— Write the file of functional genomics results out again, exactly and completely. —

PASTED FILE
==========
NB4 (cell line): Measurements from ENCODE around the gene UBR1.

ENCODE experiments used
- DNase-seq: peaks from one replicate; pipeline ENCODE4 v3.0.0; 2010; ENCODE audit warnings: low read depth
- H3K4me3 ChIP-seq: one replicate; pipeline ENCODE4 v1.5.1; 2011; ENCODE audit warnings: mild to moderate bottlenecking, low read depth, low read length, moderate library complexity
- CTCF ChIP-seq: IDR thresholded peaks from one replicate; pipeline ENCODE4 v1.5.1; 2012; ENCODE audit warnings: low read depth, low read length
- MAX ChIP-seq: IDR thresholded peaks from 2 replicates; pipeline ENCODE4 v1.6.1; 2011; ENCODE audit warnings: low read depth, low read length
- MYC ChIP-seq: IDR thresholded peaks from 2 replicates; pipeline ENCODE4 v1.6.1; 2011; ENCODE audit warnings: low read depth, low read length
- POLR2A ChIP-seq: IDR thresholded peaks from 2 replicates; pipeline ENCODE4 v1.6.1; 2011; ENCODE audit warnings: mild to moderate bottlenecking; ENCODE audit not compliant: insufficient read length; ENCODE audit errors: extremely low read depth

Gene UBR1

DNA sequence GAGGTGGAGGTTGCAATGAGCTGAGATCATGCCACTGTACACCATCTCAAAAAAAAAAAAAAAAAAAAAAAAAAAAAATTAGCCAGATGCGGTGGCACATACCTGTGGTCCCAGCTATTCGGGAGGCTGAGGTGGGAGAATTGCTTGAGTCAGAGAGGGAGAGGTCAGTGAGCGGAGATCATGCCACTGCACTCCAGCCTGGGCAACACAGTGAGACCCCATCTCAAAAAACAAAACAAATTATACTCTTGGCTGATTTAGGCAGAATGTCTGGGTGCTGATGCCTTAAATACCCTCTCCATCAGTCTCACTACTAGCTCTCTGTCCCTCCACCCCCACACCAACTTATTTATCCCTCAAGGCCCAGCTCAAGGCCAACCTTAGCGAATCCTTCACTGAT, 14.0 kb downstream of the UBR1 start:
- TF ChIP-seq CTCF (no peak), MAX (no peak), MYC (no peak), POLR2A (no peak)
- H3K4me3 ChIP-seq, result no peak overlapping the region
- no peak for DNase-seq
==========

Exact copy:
NB4 (cell line): Measurements from ENCODE around the gene UBR1.

ENCODE experiments used
- DNase-seq: peaks from one replicate; pipeline ENCODE4 v3.0.0; 2010; ENCODE audit warnings: low read depth
- H3K4me3 ChIP-seq: one replicate; pipeline ENCODE4 v1.5.1; 2011; ENCODE audit warnings: mild to moderate bottlenecking, low read depth, low read length, moderate library complexity
- CTCF ChIP-seq: IDR thresholded peaks from one replicate; pipeline ENCODE4 v1.5.1; 2012; ENCODE audit warnings: low read depth, low read length
- MAX ChIP-seq: IDR thresholded peaks from 2 replicates; pipeline ENCODE4 v1.6.1; 2011; ENCODE audit warnings: low read depth, low read length
- MYC ChIP-seq: IDR thresholded peaks from 2 replicates; pipeline ENCODE4 v1.6.1; 2011; ENCODE audit warnings: low read depth, low read length
- POLR2A ChIP-seq: IDR thresholded peaks from 2 replicates; pipeline ENCODE4 v1.6.1; 2011; ENCODE audit warnings: mild to moderate bottlenecking; ENCODE audit not compliant: insufficient read length; ENCODE audit errors: extremely low read depth

Gene UBR1

DNA sequence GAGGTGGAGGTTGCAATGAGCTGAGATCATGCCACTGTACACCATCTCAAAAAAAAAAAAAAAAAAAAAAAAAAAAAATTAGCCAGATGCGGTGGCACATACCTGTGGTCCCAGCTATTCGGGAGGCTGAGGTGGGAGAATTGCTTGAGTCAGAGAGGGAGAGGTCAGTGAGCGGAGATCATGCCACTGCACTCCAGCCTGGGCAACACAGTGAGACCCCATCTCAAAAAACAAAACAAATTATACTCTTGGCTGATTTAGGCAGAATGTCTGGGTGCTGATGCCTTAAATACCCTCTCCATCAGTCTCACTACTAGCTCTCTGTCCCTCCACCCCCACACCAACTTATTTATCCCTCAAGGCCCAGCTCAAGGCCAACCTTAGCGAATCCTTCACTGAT, 14.0 kb downstream of the UBR1 start:
- TF ChIP-seq CTCF (no peak), MAX (no peak), MYC (no peak), POLR2A (no peak)
- H3K4me3 ChIP-seq, result no peak overlapping the region
- no peak for DNase-seq